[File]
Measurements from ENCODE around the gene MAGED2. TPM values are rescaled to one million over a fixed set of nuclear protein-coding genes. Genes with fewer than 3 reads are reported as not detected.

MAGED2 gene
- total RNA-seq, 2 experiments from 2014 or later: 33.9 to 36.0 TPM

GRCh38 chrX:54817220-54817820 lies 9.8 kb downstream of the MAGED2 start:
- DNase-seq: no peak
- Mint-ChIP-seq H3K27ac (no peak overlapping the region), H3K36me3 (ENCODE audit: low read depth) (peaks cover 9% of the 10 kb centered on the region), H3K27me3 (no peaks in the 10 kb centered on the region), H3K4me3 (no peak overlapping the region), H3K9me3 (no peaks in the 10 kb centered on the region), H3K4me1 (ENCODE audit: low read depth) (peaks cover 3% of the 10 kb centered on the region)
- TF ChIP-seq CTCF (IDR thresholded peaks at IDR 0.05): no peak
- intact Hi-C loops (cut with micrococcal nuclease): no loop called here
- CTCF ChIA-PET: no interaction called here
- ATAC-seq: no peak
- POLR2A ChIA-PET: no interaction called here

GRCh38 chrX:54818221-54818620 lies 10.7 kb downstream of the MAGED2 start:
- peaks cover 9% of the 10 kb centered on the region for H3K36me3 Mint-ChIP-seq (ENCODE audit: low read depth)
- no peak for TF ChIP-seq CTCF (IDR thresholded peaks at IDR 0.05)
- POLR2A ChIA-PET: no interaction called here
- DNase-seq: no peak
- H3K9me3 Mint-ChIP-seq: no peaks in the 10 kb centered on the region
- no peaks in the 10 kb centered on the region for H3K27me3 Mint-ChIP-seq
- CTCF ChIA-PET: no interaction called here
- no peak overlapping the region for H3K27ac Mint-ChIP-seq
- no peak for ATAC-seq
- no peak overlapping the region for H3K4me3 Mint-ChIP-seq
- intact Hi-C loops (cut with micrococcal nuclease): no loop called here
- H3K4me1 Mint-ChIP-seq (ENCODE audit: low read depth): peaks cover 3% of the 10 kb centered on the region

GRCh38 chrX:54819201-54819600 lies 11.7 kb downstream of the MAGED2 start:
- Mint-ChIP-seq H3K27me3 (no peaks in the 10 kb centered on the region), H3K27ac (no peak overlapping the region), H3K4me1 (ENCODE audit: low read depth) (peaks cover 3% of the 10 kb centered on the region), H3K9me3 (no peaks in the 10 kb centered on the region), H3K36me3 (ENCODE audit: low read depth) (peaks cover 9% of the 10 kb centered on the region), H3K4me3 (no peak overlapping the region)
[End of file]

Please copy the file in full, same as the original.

Measurements from ENCODE around the gene MAGED2. TPM values are rescaled to one million over a fixed set of nuclear protein-coding genes. Genes with fewer than 3 reads are reported as not detected.

MAGED2 gene
- total RNA-seq, 2 experiments from 2014 or later: 33.9 to 36.0 TPM

GRCh38 chrX:54817220-54817820 lies 9.8 kb downstream of the MAGED2 start:
- DNase-seq: no peak
- Mint-ChIP-seq H3K27ac (no peak overlapping the region), H3K36me3 (ENCODE audit: low read depth) (peaks cover 9% of the 10 kb centered on the region), H3K27me3 (no peaks in the 10 kb centered on the region), H3K4me3 (no peak overlapping the region), H3K9me3 (no peaks in the 10 kb centered on the region), H3K4me1 (ENCODE audit: low read depth) (peaks cover 3% of the 10 kb centered on the region)
- TF ChIP-seq CTCF (IDR thresholded peaks at IDR 0.05): no peak
- intact Hi-C loops (cut with micrococcal nuclease): no loop called here
- CTCF ChIA-PET: no interaction called here
- ATAC-seq: no peak
- POLR2A ChIA-PET: no interaction called here

GRCh38 chrX:54818221-54818620 lies 10.7 kb downstream of the MAGED2 start:
- peaks cover 9% of the 10 kb centered on the region for H3K36me3 Mint-ChIP-seq (ENCODE audit: low read depth)
- no peak for TF ChIP-seq CTCF (IDR thresholded peaks at IDR 0.05)
- POLR2A ChIA-PET: no interaction called here
- DNase-seq: no peak
- H3K9me3 Mint-ChIP-seq: no peaks in the 10 kb centered on the region
- no peaks in the 10 kb centered on the region for H3K27me3 Mint-ChIP-seq
- CTCF ChIA-PET: no interaction called here
- no peak overlapping the region for H3K27ac Mint-ChIP-seq
- no peak for ATAC-seq
- no peak overlapping the region for H3K4me3 Mint-ChIP-seq
- intact Hi-C loops (cut with micrococcal nuclease): no loop called here
- H3K4me1 Mint-ChIP-seq (ENCODE audit: low read depth): peaks cover 3% of the 10 kb centered on the region

GRCh38 chrX:54819201-54819600 lies 11.7 kb downstream of the MAGED2 start:
- Mint-ChIP-seq H3K27me3 (no peaks in the 10 kb centered on the region), H3K27ac (no peak overlapping the region), H3K4me1 (ENCODE audit: low read depth) (peaks cover 3% of the 10 kb centered on the region), H3K9me3 (no peaks in the 10 kb centered on the region), H3K36me3 (ENCODE audit: low read depth) (peaks cover 9% of the 10 kb centered on the region), H3K4me3 (no peak overlapping the region)